Washington, March 9 : Researchers from Purdue University in US have defined a new biochemical pathway in plants which could mean better biofuel sources in the future.
According to researchers, the newly defined signaling pathway may provide the scientific tools to design plants that will yield larger quantities of alternative transportation fuels than currently can be produced.
"The pathway moves materials that determine cell shape and size through a system of signaling proteins," said Dan Szymanski, a plant geneticist and cellular biologist.
By learning more about the growth and development process, it may be possible to engineer plants with improved properties such as cell walls that are more massive or are more easily fermented in the biofuel process.
"We expect that cell wall material will be a major source of biomass from plants designated for biofuel production," said Szymanski. "We need to learn more about how plant cells control the quality and amount of cell wall material," he added.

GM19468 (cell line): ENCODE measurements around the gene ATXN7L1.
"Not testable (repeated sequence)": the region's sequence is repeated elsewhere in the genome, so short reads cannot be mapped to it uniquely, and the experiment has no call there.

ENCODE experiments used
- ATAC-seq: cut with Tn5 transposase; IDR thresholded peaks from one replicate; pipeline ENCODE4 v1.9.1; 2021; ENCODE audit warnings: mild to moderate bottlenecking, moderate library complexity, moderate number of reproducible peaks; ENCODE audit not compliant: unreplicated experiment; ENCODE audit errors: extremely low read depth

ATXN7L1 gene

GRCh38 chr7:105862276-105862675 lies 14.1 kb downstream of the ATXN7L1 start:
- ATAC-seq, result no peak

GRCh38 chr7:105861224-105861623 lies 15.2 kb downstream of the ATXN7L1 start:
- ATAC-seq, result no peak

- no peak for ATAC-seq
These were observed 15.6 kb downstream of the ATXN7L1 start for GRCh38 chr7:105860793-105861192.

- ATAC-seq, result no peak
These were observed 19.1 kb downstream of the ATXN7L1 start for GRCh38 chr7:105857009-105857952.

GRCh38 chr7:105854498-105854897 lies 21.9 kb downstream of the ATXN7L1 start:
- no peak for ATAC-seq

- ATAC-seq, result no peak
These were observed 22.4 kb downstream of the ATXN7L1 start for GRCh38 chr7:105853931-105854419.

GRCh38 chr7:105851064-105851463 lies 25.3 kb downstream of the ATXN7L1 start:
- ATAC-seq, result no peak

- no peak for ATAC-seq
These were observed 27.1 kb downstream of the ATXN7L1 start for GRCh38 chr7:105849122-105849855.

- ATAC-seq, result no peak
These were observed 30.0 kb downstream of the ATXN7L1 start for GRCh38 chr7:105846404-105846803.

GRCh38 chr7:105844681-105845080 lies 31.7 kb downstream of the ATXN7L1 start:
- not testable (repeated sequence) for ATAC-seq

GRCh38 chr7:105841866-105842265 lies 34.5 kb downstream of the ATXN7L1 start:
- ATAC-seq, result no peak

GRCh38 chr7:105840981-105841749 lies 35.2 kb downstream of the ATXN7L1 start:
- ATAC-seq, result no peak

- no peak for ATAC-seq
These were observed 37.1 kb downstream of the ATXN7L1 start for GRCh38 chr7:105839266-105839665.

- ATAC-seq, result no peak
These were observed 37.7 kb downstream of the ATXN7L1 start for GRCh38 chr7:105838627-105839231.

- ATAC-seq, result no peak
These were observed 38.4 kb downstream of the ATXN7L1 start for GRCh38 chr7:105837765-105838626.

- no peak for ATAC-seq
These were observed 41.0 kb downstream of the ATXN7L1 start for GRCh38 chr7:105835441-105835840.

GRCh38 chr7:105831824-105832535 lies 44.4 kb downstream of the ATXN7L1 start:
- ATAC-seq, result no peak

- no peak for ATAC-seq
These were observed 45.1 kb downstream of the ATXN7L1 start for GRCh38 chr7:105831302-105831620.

Szymanski and his research team investigated plant growth and cell wall development from several scientific approaches in determining the cascade of events that leads to changes in the cell wall.
They discovered that a protein called "SPIKE1" directs the protein-signaling pathway. They hypothesize that SPIKE1 may both generate and organize protein complex signaling.
Szymanski and his colleagues were able to demonstrate that one of SPIKE1's functions is to control production of actin filament, which defines localized cell regions for delivery and recycling of growth materials.
"Plant cells grow by expansion, which is cell wall synthesis coupled with an increase in cell size," said Szymanski.
"The key questions we need to answer in trying to create plants more valuable for biofuel production center on understanding how plants integrate metabolism, cell growth and biomass production," he added.
They also need to discover what activates SPIKE1. When the researchers understand enough about the processes involved in plant cell growth and development, then they may be able to design plants that are bigger with more cell wall that can be processed into biofuel.
"Learning more about SPIKE1 likely will help us gain a better understanding of the mechanics and regulation involved with the pathways that control cell architecture and development in plants, and also may be relevant to animal and human growth and development," said Szymanski.